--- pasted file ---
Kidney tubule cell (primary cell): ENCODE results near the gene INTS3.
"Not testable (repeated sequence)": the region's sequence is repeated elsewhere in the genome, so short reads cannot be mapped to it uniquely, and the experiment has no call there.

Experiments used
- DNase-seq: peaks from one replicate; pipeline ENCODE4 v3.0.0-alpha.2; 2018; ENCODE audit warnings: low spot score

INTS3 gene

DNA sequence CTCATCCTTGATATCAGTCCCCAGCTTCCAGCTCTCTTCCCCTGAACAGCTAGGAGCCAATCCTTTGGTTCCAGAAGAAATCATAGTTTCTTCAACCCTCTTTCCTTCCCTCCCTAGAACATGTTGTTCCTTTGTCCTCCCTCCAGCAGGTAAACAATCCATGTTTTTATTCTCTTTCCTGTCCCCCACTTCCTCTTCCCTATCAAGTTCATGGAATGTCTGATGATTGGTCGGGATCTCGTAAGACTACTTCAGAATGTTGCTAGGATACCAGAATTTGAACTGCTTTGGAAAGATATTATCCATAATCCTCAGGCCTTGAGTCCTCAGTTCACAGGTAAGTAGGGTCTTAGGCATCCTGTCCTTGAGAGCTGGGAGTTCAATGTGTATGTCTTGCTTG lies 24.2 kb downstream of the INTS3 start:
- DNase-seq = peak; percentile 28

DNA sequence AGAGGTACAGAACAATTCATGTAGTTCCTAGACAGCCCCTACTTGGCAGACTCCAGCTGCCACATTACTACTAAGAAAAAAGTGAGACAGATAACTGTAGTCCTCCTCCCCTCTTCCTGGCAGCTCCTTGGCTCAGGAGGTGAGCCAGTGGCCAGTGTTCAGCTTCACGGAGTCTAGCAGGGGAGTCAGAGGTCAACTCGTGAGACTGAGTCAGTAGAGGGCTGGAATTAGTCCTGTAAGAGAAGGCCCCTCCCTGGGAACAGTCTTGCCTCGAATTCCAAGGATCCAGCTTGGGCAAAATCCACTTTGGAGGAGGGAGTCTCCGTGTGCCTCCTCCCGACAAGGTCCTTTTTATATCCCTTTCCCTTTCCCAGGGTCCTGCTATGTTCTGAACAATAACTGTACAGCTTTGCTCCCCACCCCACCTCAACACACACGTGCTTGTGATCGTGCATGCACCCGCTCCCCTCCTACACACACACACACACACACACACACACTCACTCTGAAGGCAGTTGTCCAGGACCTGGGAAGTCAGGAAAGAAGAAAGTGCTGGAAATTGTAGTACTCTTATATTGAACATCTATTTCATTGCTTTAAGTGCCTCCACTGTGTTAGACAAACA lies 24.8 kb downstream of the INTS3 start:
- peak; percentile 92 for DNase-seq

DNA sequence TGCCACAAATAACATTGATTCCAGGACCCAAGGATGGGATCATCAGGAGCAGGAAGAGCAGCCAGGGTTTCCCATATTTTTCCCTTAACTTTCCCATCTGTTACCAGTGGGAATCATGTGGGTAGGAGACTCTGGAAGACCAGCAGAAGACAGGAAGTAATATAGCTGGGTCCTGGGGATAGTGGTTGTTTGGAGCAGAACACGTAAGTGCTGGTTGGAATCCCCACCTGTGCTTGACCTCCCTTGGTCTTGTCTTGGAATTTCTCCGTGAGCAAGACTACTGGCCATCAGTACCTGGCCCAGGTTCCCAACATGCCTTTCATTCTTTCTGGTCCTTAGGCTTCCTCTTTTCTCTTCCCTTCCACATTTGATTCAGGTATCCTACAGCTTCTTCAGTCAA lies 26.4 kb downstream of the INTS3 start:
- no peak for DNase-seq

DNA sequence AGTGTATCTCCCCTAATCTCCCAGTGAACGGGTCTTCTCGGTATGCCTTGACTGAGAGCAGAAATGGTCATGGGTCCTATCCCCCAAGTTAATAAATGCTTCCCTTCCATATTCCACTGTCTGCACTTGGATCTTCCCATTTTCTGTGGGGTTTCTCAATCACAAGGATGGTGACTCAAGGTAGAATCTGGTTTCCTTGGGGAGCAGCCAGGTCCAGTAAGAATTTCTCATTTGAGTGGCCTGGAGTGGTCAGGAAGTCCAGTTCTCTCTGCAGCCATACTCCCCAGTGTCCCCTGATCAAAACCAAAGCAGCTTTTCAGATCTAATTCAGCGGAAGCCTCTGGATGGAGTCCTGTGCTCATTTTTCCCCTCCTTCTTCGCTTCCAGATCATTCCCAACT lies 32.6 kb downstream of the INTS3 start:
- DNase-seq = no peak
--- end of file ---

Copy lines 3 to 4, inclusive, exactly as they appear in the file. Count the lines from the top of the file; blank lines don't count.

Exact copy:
Experiments used
- DNase-seq: peaks from one replicate; pipeline ENCODE4 v3.0.0-alpha.2; 2018; ENCODE audit warnings: low spot score